Thursday, August 14, 2008

Handed-ness in Knitting: It Ain't Worth a Thing.

Since this is a topic that seems to come up over and over and over in KAL's I participate in, I thought I'd just blog and link instead of repeating myself. ;o)

Knitting isn't handed. It simply isn't.

You use both hands to knit, just as you do to drive. There are different actions for each hand as you drive (the turn signals are usually on the left, the gear shift on the right, etc.), but nobody talks about left-handed drivers or right-handed drivers, or left- and right-handed cars.

Mystique swirls maddeningly around lefties learning to knit, and thickens the further back you go in time. One lovely lefty lady at my old LYS, Rachel, was taught to knit standing in front of a mirror. Her instructor (a Righty) insisted it would be easier for her to learn that way. But it's really not necessary. If anything, Lefties have an edge in learning to knit, because as has been pointed out more than once: in Continental knitting the left had does more than the right. Elizabeth Zimmerman even called Continental Left-handed Knitting. Check out how I (a definite Lefty) knit:



There are only a few stitches in that clip, but watch my hands (not fingers) carefully, and see which hand does what.

More examples are here and here.

Learning to knit backward can be handy, as it makes button bands and other small pieces easier (turning every four stitches is crazy-making). But beyond eliminating the need to turn your work in such situations, it's borrowing trouble (as is mentioned at the bottom of the page here). Knitting backward under all circumstances means that you must read charts backward, reverse written directions, or have a mirror image of what is being knitted. But more than that, it creates a mental barrier that can grow all out of proportion. Whether in your own mind, or the mind of knitters you meet, habitually knitting backward places obstacles in your way that needn't be there.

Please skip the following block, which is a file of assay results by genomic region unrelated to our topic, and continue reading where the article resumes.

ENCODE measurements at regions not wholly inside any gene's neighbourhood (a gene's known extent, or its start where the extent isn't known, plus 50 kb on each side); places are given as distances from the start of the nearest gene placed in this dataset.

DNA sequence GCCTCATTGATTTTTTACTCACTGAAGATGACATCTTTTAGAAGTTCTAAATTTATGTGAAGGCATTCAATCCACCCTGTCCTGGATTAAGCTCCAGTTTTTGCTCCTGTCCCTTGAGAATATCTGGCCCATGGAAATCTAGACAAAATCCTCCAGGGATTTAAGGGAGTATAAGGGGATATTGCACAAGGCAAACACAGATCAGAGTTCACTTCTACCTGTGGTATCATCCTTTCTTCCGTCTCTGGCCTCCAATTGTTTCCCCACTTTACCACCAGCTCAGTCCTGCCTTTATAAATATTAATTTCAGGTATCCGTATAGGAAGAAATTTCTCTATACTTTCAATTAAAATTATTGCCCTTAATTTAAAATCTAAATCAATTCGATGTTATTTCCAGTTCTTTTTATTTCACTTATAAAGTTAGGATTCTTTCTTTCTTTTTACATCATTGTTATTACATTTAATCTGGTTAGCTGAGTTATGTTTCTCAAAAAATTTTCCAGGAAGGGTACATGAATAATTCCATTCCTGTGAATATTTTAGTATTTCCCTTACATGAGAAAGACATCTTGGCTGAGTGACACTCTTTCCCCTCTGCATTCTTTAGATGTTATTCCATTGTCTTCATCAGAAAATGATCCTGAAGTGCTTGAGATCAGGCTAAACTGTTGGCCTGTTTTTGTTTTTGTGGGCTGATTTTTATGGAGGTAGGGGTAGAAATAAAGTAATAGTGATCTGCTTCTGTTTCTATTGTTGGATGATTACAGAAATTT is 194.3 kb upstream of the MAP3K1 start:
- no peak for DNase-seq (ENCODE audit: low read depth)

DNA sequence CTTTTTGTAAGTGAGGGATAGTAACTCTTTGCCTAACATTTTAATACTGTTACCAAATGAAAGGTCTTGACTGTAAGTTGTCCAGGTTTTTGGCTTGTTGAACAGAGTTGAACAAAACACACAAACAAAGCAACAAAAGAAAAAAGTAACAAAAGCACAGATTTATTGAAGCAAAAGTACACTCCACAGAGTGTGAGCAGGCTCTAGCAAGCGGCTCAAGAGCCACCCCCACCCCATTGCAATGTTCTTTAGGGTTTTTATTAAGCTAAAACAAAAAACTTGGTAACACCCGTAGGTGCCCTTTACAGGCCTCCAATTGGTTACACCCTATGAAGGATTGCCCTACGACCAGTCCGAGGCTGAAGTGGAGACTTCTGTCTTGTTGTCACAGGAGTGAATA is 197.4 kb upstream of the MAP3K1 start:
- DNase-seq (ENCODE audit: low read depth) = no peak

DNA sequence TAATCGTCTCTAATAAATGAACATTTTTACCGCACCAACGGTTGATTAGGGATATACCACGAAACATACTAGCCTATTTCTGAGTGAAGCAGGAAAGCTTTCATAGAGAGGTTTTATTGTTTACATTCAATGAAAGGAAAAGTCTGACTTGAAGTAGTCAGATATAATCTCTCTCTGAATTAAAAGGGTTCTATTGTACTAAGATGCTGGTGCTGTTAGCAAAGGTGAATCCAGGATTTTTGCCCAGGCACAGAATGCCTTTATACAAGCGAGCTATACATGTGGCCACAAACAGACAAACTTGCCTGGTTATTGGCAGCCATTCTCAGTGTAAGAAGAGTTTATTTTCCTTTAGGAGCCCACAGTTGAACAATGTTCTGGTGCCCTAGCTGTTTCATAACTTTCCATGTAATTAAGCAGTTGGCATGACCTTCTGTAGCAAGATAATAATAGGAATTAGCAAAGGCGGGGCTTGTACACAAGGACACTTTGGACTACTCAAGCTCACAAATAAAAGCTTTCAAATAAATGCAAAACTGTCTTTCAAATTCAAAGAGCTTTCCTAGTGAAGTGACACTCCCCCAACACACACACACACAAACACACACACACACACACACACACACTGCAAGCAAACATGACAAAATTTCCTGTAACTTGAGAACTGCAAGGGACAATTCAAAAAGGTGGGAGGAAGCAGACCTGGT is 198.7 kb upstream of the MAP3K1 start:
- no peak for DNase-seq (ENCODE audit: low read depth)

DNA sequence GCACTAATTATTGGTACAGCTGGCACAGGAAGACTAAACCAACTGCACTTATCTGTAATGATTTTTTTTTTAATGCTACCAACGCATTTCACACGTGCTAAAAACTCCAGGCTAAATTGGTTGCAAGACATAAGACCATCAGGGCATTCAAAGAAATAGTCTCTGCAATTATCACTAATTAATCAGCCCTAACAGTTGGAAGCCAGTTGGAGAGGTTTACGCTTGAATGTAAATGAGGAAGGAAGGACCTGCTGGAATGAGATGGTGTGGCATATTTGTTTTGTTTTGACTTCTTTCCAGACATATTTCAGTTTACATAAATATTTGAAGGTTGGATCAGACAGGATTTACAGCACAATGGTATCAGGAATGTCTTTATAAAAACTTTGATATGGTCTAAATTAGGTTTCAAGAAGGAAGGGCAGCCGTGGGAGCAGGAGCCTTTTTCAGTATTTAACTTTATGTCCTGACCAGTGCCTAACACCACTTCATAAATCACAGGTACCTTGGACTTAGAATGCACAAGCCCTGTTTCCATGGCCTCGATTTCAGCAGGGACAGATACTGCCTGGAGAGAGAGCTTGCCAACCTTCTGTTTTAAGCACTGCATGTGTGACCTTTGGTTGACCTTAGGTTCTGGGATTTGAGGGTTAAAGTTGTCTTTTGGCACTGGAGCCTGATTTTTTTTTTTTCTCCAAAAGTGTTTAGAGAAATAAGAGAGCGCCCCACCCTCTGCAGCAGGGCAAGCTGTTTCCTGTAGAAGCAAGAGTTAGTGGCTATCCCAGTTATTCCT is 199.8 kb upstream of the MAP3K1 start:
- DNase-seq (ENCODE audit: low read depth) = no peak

Long rant short, do yourself a favor: learn to knit Continental in the conventional direction. It's fast, efficient, and despite requiring an initial investment in time and effort, will save you hours and hours and hours of frustration and work in the long run.

And learning an already-entrenched skill in reverse is excellent for your brain. ;o)

6 comments:

Shan said...

I have to agree, here.

Anonymous said...

I was at an oudoor knitting event one summer and one of the husbands that tagged along wanted to know what all this knitting was about since about 100 people were doing it at the same time. One of the ladies casted on for him and knitted stockinette stitch for a few rows. Then, she taught him to knit and watched him knit a few stitches. Then she left him alone! When she returned, he was back at the beginning of the row. He taught himself how to knit back to the beginning from the front side (didn't turn it over). We were all amazed!

Happy Knitting!
Kelly

Miss 376 said...

Might even have a go at teaching my left handed son to knit now. Had never thought of it that way before

SusieH said...

Whoa - you knit EXACTLY the same way I do. Do you find your tension is a lot looser than some other knitters'?

Annalea said...

Much, much looser, SusieH. I usually have to go down at least two needle sizes to get even close. And that's so cool that we knit the same way! :o) I knit the way I do because I just took the way I managed my yarn in crochet, and adapted it to knitting. How did you come up with your technique?

Now I'm really curious to see a video of you knitting. ;o)

Polish Princess said...

Okay, I get the hint!!! One of these days, I promise...?